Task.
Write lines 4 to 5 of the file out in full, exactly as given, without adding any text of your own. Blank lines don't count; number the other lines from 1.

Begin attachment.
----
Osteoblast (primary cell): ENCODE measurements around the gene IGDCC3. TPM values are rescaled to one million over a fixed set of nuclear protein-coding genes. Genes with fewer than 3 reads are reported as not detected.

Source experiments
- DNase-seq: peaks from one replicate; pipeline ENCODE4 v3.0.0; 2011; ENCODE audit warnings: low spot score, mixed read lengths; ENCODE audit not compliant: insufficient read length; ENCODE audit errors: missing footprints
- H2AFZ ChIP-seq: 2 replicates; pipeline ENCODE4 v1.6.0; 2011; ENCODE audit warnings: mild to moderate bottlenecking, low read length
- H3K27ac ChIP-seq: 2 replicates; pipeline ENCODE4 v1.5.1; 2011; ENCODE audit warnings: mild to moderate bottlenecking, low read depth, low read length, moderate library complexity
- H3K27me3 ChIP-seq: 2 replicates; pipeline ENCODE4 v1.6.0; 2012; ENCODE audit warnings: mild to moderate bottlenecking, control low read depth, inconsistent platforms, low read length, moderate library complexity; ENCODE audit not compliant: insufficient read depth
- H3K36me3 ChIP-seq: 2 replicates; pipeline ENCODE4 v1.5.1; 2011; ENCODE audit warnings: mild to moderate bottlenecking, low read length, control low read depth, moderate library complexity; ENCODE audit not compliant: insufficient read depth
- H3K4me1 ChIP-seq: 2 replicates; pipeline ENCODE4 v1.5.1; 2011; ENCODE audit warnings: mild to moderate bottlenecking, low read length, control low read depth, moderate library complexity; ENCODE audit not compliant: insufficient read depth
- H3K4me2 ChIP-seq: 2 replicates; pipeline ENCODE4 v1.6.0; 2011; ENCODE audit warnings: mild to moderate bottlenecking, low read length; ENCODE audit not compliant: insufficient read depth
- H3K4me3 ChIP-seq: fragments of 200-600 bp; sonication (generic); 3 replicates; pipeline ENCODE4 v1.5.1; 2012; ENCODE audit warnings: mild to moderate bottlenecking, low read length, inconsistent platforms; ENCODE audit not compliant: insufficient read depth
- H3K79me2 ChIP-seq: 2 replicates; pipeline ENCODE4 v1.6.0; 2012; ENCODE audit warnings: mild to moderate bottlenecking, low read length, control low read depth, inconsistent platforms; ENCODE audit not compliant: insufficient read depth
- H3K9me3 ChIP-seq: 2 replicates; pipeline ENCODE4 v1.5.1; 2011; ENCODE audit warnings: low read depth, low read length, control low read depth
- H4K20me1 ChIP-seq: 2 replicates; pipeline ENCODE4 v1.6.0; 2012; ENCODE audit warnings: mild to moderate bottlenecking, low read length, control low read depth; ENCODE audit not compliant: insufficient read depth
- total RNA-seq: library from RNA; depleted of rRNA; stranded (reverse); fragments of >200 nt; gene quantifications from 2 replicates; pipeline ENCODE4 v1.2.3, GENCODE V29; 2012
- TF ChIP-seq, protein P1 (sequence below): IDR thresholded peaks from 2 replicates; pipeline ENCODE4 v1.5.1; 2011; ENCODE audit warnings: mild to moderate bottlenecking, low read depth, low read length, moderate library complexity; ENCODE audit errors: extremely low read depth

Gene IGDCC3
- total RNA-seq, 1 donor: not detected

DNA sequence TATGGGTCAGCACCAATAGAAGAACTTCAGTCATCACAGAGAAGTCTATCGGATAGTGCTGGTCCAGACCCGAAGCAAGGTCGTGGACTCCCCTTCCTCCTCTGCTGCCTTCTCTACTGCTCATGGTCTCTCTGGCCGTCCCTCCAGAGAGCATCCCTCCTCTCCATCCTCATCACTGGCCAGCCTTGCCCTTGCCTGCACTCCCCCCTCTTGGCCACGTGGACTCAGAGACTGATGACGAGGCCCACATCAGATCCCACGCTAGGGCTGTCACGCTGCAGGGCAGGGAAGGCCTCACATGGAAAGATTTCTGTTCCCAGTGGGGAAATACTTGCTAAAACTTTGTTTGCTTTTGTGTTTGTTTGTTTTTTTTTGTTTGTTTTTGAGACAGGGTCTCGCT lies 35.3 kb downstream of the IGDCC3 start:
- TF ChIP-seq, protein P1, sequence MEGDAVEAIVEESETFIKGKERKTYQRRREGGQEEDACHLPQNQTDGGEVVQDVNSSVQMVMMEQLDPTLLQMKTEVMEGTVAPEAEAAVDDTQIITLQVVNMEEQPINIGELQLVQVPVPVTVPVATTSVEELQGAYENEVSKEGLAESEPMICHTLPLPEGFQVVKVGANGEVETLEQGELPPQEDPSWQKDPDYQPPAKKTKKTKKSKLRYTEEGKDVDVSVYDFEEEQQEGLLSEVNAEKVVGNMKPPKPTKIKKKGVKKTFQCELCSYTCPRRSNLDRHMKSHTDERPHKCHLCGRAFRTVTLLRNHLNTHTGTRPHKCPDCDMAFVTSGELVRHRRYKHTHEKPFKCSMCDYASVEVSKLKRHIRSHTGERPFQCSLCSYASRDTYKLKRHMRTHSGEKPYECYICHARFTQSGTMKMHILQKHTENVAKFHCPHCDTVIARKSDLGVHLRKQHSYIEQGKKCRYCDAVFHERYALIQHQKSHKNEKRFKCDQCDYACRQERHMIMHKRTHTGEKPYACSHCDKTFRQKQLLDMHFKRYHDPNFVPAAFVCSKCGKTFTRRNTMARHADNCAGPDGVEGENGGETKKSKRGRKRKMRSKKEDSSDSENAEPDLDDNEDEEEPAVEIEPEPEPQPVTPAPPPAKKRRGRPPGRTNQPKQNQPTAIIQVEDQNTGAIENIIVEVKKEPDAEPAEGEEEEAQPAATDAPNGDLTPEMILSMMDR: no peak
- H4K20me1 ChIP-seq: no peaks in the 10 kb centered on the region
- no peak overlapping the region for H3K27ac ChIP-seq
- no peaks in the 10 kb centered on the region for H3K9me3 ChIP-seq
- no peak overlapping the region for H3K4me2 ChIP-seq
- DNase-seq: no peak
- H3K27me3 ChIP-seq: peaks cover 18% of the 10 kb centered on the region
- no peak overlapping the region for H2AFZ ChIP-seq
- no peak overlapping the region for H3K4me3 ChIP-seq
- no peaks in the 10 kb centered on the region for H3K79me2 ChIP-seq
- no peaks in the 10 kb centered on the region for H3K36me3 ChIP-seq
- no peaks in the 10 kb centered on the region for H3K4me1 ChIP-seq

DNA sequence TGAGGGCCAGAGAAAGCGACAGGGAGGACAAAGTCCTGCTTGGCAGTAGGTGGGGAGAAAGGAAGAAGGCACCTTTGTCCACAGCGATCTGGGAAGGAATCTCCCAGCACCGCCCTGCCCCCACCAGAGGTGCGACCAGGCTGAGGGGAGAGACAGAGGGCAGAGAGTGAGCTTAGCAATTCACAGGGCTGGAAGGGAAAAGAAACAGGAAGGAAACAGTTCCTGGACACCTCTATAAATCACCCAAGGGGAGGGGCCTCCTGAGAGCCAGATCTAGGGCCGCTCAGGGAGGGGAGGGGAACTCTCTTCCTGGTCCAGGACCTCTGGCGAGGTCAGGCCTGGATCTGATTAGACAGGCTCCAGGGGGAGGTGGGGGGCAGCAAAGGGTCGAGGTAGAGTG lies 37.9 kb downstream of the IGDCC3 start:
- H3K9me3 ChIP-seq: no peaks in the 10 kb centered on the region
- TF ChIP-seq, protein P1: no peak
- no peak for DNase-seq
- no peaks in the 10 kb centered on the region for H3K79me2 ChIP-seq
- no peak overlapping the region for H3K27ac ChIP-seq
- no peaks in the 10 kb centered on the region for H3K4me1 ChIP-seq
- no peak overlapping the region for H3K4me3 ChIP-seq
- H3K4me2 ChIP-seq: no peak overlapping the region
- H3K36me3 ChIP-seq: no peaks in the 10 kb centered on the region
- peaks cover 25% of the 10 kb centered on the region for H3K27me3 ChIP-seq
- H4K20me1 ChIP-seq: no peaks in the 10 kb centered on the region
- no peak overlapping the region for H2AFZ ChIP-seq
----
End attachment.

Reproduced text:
- H2AFZ ChIP-seq: 2 replicates; pipeline ENCODE4 v1.6.0; 2011; ENCODE audit warnings: mild to moderate bottlenecking, low read length
- H3K27ac ChIP-seq: 2 replicates; pipeline ENCODE4 v1.5.1; 2011; ENCODE audit warnings: mild to moderate bottlenecking, low read depth, low read length, moderate library complexity